“It’s not a friendly gesture but it’s also not an obvious provocation,” said Ding Chun, a European affairs expert at Fudan University in Shanghai, referring to the proposed new UK takeover regime.

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However, any specific application of the revamped rules in a way that Chinese officials feel is discriminatory could prompt a backlash. After a rapid deterioration in relations between Beijing and Canberra this year, many Australian exporters have recently run up against a range of obstacles.

Under the UK plans, prospective overseas buyers of British companies, shareholdings or intellectual property in 17 sensitive industries will be required to alert a new government unit about the transactions.

British officials expect between about 1,000 and 1,800 transactions to be notified to the unit every year. Out of those, officials expect 70 to 100 to face “national security assessments”, with only a limited number being blocked or subjected to “remedies”.

That is a vastly more intrusive takeover regime than the current one, under which ministers only tend to intervene in acquisitions of UK companies with annual turnover of more than £70m, or where the merged business would have a market share of more than 25 per cent.

British officials acknowledged the cost of complying with the new regime could be as high as £330,000 for a single transaction involving a large company. A regulatory impact document published by the government suggested a total cost to businesses of about £40m a year.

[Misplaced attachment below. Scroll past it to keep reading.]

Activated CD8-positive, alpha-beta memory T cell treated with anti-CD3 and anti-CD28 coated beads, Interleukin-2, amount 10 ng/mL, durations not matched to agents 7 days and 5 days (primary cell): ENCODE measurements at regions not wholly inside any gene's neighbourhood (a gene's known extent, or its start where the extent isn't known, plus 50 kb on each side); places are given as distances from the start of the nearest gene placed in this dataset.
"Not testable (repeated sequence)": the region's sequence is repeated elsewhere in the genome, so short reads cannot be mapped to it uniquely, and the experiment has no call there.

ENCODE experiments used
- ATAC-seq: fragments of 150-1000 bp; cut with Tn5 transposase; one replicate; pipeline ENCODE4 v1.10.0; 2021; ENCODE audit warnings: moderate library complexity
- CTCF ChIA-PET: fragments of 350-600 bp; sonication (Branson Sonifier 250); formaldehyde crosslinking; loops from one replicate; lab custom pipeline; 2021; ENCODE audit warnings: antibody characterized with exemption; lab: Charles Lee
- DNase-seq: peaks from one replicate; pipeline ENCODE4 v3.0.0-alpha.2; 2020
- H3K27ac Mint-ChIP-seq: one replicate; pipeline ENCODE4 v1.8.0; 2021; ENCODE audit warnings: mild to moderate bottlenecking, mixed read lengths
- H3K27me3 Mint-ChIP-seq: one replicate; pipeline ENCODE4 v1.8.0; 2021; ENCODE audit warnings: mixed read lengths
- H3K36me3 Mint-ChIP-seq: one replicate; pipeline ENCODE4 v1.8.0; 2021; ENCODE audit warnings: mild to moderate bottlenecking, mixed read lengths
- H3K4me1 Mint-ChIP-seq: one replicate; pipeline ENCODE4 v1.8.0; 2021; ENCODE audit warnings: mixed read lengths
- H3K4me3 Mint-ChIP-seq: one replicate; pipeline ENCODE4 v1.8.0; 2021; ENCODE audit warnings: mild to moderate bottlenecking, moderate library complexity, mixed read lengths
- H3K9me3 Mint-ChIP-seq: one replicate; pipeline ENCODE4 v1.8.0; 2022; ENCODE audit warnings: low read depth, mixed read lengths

Experts said the revamped takeover rules would raise questions about the UK’s hitherto open approach to inward investment, and those concerns are particularly acute given Britain is about to leave the EU single market at the end of December.

In dollar terms, the UK has the world’s second-largest stock of foreign direct investment after the US. Since 2007, and relative to gross domestic product, the UK’s FDI stock doubled to 73.6 per cent in 2019, with the US being the main acquirer of British companies.

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However, the coronavirus pandemic has resulted in a sharp decline in all components of FDI. So far this year, there were 462 deals involving overseas companies buying UK businesses: 28 per cent fewer than in the same period in 2019.

“Post Brexit it is even more critical that we have to be open to trade and inward investment,” said Mike Rake, a City of London grandee who sits on the British board of Huawei and is chair of the International Chamber of Commerce’s UK arm.

“There will be countries whose political system or policies we don’t agree with but that doesn’t necessarily mean we don’t trade with them.”

Some business leaders complained of “mixed messages” from the government, noting how the new takeover regime came 48 hours after ministers launched a new office to woo inward investment.

But for Lord Patten, the revamped takeover rules are entirely logical. “If you tried to buy an artificial intelligence firm in China do you think you’d be allowed so? Certainly not,” he said.

Additional reporting by Valentina Romei and Matthew Vincent

 

Via Financial Times